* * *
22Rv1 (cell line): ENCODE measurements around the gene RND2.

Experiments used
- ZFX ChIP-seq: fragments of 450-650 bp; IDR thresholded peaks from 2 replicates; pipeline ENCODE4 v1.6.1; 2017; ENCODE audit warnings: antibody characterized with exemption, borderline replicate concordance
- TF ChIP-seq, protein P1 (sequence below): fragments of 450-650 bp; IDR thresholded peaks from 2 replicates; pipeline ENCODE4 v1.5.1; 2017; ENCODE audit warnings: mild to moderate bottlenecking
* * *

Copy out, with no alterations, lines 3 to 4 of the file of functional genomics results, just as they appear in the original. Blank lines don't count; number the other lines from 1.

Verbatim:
- ZFX ChIP-seq: fragments of 450-650 bp; IDR thresholded peaks from 2 replicates; pipeline ENCODE4 v1.6.1; 2017; ENCODE audit warnings: antibody characterized with exemption, borderline replicate concordance
- TF ChIP-seq, protein P1 (sequence below): fragments of 450-650 bp; IDR thresholded peaks from 2 replicates; pipeline ENCODE4 v1.5.1; 2017; ENCODE audit warnings: mild to moderate bottlenecking